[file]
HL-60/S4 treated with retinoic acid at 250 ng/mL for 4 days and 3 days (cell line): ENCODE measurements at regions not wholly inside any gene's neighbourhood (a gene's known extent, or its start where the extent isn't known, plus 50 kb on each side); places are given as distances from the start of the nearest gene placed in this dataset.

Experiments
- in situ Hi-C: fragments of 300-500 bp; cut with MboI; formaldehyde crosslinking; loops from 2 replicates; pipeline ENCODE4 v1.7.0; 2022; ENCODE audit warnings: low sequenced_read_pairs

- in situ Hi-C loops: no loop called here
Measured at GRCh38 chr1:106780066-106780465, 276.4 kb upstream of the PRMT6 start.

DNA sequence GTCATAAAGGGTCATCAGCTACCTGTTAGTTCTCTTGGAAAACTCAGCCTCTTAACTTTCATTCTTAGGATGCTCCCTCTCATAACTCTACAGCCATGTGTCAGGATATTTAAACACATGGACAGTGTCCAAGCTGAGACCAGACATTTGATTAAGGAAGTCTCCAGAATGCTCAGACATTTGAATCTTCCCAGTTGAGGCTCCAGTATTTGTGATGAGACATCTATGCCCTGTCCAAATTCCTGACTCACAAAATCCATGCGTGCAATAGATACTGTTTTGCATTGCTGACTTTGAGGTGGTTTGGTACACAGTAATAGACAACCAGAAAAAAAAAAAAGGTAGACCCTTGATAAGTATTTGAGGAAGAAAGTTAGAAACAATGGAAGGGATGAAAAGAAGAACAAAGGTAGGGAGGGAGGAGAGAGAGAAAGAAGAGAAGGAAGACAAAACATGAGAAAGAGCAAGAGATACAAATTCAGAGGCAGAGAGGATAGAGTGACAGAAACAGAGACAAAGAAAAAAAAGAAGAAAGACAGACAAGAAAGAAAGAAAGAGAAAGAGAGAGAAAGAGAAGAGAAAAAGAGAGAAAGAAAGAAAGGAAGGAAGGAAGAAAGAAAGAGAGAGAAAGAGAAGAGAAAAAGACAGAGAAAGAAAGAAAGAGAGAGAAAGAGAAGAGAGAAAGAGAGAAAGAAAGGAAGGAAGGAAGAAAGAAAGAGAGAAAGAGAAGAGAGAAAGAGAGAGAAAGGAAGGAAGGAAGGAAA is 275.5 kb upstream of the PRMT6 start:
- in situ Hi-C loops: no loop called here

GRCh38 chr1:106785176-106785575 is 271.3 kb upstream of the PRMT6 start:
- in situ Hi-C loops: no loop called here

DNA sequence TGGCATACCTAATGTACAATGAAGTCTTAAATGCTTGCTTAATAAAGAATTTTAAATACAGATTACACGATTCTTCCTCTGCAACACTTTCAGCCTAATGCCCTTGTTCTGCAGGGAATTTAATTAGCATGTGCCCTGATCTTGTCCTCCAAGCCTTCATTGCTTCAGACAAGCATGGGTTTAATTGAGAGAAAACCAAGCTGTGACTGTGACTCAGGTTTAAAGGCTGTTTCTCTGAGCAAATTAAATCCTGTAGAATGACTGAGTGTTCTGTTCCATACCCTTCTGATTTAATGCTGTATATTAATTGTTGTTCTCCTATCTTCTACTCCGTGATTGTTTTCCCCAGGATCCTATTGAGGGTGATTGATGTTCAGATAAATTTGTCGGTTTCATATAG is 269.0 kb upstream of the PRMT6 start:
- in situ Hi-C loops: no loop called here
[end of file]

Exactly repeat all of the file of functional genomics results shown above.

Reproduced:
HL-60/S4 treated with retinoic acid at 250 ng/mL for 4 days and 3 days (cell line): ENCODE measurements at regions not wholly inside any gene's neighbourhood (a gene's known extent, or its start where the extent isn't known, plus 50 kb on each side); places are given as distances from the start of the nearest gene placed in this dataset.

Experiments
- in situ Hi-C: fragments of 300-500 bp; cut with MboI; formaldehyde crosslinking; loops from 2 replicates; pipeline ENCODE4 v1.7.0; 2022; ENCODE audit warnings: low sequenced_read_pairs

- in situ Hi-C loops: no loop called here
Measured at GRCh38 chr1:106780066-106780465, 276.4 kb upstream of the PRMT6 start.

DNA sequence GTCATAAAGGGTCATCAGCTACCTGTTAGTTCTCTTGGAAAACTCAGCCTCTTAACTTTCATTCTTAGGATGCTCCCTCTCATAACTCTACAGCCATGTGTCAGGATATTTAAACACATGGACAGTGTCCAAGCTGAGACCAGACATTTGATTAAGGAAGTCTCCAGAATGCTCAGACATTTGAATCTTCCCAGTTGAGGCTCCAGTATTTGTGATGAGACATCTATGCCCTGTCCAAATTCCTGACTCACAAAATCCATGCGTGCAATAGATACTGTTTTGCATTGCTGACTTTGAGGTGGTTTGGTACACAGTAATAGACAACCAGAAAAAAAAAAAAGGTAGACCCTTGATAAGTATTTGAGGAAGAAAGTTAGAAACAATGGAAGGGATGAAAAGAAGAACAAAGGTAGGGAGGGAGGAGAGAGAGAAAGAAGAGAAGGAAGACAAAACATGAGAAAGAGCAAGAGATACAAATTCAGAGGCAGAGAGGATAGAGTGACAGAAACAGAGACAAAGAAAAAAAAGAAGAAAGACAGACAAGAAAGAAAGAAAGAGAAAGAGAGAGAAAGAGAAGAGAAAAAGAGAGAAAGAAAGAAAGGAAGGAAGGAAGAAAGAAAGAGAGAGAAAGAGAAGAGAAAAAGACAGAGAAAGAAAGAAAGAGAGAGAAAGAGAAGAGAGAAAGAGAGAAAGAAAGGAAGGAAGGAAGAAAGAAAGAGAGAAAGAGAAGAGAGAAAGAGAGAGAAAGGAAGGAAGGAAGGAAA is 275.5 kb upstream of the PRMT6 start:
- in situ Hi-C loops: no loop called here

GRCh38 chr1:106785176-106785575 is 271.3 kb upstream of the PRMT6 start:
- in situ Hi-C loops: no loop called here

DNA sequence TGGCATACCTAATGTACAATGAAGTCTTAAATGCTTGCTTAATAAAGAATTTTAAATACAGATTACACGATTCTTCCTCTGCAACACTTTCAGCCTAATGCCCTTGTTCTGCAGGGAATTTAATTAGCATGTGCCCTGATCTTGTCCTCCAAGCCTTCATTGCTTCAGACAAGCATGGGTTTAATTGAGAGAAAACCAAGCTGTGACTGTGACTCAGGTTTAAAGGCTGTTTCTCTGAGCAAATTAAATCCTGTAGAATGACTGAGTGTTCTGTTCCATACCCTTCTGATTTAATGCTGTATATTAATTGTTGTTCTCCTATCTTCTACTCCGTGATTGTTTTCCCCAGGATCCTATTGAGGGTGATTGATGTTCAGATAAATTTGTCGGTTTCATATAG is 269.0 kb upstream of the PRMT6 start:
- in situ Hi-C loops: no loop called here